· States with significant migrant labour population like Karnataka, Telangana, etc., made their own amendments to the Act. In a statistical analysis done by India Migration Now, while Kerala ranked 1st for migrant-friendly policies, Maharashtra ranked 2nd with a score of 42 out of 100 compared to Kerala’s 62, and Punjab was 3rd with a score of 40. Apart from Kerala and Maharashtra’s governments which have taken initiatives for welfare of these labourers, it is clear there is a lack of a cohesive migrant labour policy framework.

· A model for social protection must be implemented that allows for portability of services like public distribution systems, health insurance, education in order to ensure easy and equal access to migrants. There should be inclusion of migrants into the larger state level policies. The social and political rights that have evolved in India should deviate away from the assumption that people who aren’t able to get a chance are sedentary/lazy, and instead accept migration as a phenomenon so that future policy framework will fully include migrant labour issues during their formulation, as we have adopted a socialist economy.


· Social activists are worried that special safeguards given to migrant workers may be lost because of the new code’s aim of consolidation.

· The effort to combine laws with regards to safety in the workplace, health and working conditions means that many separate laws governing various kinds of workers and labourers will have to be repealed.

· The Act includes inter-state migrant workers in the definition of ‘contract labour’, but is also separately defined as a person recruited either by an employer or a contractor for an establishment situated in another state, which is cause for confusion and ambiguity.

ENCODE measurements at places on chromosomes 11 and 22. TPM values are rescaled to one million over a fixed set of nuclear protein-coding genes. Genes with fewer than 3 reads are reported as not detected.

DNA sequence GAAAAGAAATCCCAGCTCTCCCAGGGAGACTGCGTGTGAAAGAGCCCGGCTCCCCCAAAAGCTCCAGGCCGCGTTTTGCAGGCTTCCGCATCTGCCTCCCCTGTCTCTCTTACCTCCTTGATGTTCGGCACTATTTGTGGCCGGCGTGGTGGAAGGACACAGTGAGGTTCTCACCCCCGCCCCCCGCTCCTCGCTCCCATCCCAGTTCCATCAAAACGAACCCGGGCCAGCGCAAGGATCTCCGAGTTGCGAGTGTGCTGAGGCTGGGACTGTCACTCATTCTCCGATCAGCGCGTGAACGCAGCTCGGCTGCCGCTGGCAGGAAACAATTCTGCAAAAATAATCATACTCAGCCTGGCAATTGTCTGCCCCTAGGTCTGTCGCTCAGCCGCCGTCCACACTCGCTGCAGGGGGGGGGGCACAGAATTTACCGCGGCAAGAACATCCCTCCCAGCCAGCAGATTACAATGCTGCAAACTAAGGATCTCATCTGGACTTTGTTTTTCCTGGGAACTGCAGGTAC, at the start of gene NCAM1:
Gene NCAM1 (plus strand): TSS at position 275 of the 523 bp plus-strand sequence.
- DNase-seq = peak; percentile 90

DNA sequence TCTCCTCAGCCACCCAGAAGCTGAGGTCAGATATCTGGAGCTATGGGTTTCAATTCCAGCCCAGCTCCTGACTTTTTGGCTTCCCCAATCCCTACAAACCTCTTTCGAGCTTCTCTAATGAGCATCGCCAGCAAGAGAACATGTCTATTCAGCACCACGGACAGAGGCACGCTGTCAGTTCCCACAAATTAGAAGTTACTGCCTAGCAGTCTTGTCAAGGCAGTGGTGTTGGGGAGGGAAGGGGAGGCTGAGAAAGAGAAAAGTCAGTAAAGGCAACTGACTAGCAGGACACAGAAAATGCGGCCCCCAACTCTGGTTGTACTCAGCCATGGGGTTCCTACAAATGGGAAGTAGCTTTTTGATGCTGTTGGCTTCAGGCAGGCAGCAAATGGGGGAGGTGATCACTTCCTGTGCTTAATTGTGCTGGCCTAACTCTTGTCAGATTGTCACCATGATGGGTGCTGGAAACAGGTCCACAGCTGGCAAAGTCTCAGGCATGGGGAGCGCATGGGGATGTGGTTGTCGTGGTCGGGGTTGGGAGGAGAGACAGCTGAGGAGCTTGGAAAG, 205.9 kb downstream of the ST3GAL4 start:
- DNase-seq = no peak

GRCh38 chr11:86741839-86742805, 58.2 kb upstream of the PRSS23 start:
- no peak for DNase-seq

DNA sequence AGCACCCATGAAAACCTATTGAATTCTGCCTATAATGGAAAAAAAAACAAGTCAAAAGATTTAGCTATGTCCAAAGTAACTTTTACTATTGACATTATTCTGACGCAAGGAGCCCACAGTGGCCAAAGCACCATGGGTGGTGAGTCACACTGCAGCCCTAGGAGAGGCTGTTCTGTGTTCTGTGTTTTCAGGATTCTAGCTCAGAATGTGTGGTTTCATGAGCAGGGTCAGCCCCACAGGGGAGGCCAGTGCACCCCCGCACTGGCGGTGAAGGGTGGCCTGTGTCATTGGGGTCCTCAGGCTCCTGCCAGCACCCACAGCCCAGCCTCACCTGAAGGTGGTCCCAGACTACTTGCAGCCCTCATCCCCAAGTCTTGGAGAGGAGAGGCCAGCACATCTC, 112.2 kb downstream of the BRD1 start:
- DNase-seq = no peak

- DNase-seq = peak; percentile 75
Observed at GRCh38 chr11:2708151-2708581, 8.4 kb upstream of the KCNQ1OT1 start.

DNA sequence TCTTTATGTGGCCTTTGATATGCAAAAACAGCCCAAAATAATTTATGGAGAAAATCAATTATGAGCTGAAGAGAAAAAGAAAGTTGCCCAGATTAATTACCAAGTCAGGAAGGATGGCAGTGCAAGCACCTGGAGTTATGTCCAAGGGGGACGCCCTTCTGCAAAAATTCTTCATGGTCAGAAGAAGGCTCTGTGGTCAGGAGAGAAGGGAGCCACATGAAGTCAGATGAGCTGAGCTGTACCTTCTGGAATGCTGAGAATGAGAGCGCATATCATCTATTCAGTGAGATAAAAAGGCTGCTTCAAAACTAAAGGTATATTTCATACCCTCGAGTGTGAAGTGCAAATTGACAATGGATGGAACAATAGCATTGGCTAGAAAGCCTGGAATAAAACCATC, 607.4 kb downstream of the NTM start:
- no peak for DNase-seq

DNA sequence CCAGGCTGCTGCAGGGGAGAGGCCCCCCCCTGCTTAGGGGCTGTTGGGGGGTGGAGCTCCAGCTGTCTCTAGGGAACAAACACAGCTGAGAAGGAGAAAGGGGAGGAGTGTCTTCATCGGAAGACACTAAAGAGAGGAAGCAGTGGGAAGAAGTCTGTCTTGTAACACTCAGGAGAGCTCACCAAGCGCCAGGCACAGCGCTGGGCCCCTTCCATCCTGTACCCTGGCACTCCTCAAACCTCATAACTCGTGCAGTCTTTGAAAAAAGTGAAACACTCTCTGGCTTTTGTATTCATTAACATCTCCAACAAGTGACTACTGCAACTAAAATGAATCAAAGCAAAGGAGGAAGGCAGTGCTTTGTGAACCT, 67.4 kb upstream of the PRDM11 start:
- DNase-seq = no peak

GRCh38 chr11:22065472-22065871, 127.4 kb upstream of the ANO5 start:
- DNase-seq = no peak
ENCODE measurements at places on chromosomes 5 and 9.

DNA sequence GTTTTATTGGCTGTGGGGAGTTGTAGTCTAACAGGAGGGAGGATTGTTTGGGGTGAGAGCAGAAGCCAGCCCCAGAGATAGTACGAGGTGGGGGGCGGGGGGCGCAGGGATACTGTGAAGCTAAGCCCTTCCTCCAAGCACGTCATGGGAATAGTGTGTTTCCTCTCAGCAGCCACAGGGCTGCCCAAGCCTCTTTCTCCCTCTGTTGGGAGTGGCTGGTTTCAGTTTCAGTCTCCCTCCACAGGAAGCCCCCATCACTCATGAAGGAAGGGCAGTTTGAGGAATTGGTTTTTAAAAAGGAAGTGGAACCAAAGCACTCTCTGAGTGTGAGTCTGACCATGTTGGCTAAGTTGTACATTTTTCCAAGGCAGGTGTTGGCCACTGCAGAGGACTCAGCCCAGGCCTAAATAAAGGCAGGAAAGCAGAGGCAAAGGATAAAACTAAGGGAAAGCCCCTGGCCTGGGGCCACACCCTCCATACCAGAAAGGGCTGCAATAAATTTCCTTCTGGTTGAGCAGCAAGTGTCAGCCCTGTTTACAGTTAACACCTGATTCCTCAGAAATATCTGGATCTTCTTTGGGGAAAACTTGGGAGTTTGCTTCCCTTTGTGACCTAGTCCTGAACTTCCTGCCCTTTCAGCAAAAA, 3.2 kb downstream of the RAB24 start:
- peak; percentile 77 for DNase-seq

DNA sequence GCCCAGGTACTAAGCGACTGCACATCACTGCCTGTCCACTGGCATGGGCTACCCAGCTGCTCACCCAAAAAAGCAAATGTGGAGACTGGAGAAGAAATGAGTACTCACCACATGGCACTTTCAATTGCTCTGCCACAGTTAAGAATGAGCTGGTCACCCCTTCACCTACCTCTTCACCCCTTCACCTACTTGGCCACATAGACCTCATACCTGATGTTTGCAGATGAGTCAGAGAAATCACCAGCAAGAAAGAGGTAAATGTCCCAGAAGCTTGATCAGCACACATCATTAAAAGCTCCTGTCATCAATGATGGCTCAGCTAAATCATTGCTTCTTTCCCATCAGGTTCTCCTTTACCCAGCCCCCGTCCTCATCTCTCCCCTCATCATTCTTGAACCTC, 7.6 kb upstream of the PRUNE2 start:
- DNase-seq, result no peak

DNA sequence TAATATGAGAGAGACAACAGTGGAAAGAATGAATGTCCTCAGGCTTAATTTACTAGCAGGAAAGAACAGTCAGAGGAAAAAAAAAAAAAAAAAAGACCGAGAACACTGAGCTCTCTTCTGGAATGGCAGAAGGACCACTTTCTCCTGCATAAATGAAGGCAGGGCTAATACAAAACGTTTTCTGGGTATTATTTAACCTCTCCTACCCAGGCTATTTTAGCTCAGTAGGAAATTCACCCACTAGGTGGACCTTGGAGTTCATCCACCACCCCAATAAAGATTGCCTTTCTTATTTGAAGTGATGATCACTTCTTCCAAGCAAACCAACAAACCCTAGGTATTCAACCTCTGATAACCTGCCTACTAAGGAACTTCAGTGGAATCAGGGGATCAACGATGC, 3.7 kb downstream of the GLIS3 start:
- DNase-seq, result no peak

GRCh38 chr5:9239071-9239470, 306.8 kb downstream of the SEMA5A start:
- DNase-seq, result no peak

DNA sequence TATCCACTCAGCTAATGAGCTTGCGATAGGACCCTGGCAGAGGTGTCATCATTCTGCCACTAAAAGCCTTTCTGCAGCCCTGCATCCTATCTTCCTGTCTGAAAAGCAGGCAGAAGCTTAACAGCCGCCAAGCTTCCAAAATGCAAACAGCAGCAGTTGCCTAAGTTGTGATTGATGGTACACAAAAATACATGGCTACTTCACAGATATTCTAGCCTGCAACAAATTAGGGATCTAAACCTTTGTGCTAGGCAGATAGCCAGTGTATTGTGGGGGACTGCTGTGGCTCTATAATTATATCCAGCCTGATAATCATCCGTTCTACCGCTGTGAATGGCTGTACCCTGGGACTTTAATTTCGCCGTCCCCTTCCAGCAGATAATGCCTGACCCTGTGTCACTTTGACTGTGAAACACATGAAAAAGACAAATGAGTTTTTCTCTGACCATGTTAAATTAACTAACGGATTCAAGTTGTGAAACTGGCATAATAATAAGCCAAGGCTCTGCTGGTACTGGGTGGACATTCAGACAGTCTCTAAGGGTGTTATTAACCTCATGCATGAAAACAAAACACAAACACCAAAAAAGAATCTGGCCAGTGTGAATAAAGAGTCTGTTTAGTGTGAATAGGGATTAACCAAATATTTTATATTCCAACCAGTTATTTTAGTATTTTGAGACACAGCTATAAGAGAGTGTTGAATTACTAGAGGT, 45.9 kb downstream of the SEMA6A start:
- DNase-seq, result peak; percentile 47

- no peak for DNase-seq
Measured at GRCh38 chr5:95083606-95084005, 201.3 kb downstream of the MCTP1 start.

· Kerala has introduced pioneering schemes such as Kerala Migrant Workers Welfare Scheme, 2010 that offers financial support for treatment of illness of migrants, education grants for their children and benefits of retirement policy given to those who have worded under the scheme for a period of 5 years. Kerala set in motion another health insurance scheme called “Awaaz” which was set up in 2017 with 2 objectives: 1. to provide health insurance coverage to migrants and 2. prepare an extensive and thorough database of migrant labourers state-wise.

· If all the states were to develop a migration policy framework which is slated to be the “need of the hour”, they should visualise beyond the framework prescribed at the central government level. There should be equal access to opportunities for in-state and out-of-state residents.

· Migrants face discrimination on account of their unique circumstances in policy areas, therefore, special policy initiatives should be framed in order to have equality with state residents. Availability of cheap and largely informal labour should not be misused or become the sole attraction of an economy in the long run. It was this informal labour force that gave their blood, sweat and tears to construct the infrastructure that has boosted the Indian economy.

· These inter-state labourers have given India everything they could for years, working for minimum wages in appalling conditions keeping costs low to make domestic industries competitive and investment friendly for generations. They indirectly, through their hard work, make sure cheap and flexible services to rich and affluent in cities in order to cope with their high-priced lifestyle. These workers are vulnerable, so they should not be exploited. We must understand the severity of the situation; the Indian economy would come to a standstill without a migrant labour workforce.


The migrant worker sector are bearing the brunt of the lockdown’s consequences. It is high time that they are starting to be treated with well-deserved respect and dignity, and thus, laws passed for their welfare levels be implemented in letter and spirit. We must be considerate and practical, by ensuring that employers and contractors have incentives to come forward and register labourers without being worried about punitive action or impractical social safety requirements. Despite the fact that the Code seeks to preserve the protections and rights given to inter-state workers, trade unions believe that it is always better to have a separate enactment, to make their concerns more explicitly heard. The unforeseeable distress and misery faced by migrant workers due to the current lockdown has recalled awareness to a beneficial legislation dedicated to their welfare, the ISMW, 1979 Act. The author’s suggestion is to use the pandemic as a lesson for states across the sub-continent to follow Kerala’s model behaviour in ensuring safety to migrant workers.